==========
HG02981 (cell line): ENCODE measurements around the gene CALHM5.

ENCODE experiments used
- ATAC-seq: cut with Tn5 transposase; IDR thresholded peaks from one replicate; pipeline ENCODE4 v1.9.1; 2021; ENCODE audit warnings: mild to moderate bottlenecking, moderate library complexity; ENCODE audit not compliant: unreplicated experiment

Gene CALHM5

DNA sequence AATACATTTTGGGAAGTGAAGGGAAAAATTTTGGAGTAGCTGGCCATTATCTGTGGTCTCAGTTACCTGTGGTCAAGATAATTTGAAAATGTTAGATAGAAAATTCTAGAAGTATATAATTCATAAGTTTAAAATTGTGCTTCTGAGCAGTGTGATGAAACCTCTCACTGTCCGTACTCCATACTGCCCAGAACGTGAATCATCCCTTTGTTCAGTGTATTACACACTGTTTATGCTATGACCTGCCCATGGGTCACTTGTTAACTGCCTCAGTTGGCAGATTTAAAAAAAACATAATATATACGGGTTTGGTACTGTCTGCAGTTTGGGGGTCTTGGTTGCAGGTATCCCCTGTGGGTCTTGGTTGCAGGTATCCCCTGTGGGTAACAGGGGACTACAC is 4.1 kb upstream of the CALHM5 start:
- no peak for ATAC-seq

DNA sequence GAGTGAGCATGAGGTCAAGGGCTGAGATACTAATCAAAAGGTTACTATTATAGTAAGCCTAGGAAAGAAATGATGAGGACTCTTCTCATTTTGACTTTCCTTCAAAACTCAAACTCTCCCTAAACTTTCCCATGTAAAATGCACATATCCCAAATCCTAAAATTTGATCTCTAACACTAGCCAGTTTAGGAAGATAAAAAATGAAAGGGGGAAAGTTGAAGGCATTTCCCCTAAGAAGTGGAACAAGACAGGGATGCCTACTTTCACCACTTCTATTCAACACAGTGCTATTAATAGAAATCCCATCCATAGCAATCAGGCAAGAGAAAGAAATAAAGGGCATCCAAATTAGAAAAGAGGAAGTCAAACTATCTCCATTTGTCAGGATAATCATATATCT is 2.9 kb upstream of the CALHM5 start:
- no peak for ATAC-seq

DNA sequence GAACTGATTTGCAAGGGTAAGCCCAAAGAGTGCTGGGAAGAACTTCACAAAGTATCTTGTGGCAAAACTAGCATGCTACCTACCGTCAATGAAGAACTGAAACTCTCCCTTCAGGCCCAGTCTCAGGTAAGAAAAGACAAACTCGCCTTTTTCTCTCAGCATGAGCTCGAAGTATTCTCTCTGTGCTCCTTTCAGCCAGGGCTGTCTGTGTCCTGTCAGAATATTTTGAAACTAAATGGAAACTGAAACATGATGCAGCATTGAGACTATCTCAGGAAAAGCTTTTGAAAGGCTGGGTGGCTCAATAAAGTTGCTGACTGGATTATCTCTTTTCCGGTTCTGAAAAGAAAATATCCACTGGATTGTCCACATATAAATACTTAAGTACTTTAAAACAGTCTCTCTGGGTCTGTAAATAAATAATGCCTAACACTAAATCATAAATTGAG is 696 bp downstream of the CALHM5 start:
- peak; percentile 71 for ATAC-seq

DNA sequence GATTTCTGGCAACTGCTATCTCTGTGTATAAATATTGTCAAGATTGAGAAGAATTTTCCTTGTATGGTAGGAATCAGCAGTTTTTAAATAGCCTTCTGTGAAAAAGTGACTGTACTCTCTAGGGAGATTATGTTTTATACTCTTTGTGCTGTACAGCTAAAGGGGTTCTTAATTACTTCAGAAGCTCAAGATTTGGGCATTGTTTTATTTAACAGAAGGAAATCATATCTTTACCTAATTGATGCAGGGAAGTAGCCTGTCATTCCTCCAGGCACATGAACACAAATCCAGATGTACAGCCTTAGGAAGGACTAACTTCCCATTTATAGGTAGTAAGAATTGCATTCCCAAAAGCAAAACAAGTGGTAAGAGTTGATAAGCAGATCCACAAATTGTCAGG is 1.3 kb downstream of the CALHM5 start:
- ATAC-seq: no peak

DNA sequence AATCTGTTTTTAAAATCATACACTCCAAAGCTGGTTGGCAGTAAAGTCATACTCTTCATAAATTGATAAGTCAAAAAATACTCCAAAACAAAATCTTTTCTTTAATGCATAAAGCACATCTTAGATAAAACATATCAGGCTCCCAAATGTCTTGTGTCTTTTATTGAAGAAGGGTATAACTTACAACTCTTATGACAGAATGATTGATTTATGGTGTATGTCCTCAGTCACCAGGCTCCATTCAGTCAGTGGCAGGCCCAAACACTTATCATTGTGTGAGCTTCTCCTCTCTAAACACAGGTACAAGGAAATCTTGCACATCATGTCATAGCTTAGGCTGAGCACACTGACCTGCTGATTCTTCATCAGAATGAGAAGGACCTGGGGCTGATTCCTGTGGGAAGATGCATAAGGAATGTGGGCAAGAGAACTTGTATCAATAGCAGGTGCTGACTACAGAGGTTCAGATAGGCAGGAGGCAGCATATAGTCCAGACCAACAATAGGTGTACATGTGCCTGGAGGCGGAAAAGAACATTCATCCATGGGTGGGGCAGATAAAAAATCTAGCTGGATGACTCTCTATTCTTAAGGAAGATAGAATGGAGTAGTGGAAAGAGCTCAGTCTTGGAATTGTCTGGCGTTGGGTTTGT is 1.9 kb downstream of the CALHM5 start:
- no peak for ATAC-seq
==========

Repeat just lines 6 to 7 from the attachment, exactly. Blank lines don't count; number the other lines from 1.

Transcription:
- no peak for ATAC-seq

DNA sequence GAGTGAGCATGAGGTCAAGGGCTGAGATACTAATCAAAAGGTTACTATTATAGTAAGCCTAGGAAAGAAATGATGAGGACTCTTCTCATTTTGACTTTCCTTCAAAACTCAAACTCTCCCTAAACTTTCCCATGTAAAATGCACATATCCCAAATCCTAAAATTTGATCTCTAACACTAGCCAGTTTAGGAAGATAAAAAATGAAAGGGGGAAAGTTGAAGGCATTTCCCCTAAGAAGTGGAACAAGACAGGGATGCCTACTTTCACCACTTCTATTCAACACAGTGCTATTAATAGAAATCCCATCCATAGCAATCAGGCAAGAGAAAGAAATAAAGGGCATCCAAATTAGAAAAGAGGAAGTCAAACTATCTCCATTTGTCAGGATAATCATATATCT is 2.9 kb upstream of the CALHM5 start: